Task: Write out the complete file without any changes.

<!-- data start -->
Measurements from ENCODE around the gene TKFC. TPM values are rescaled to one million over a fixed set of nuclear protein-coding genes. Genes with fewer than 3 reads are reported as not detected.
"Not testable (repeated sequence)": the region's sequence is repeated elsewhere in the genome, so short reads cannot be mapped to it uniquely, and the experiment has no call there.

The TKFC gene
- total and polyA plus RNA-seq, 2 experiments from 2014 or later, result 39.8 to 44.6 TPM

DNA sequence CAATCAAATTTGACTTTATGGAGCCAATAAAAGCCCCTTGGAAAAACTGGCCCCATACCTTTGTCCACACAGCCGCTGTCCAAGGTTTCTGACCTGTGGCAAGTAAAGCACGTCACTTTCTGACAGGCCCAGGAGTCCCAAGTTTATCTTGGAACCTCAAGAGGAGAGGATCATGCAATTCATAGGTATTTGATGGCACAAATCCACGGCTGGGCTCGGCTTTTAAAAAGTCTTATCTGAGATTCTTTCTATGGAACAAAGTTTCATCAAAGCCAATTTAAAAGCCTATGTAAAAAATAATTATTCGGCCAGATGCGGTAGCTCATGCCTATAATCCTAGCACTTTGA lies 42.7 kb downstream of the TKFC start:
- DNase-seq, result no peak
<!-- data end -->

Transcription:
Measurements from ENCODE around the gene TKFC. TPM values are rescaled to one million over a fixed set of nuclear protein-coding genes. Genes with fewer than 3 reads are reported as not detected.
"Not testable (repeated sequence)": the region's sequence is repeated elsewhere in the genome, so short reads cannot be mapped to it uniquely, and the experiment has no call there.

The TKFC gene
- total and polyA plus RNA-seq, 2 experiments from 2014 or later, result 39.8 to 44.6 TPM

DNA sequence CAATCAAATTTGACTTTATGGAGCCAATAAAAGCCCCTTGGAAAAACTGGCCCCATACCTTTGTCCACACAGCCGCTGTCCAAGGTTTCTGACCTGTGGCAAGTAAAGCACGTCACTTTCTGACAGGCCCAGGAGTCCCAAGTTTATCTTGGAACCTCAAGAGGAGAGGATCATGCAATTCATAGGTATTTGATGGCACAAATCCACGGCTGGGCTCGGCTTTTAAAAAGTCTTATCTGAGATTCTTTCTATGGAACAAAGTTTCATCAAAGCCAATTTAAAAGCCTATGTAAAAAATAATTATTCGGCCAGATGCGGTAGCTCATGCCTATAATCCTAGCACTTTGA lies 42.7 kb downstream of the TKFC start:
- DNase-seq, result no peak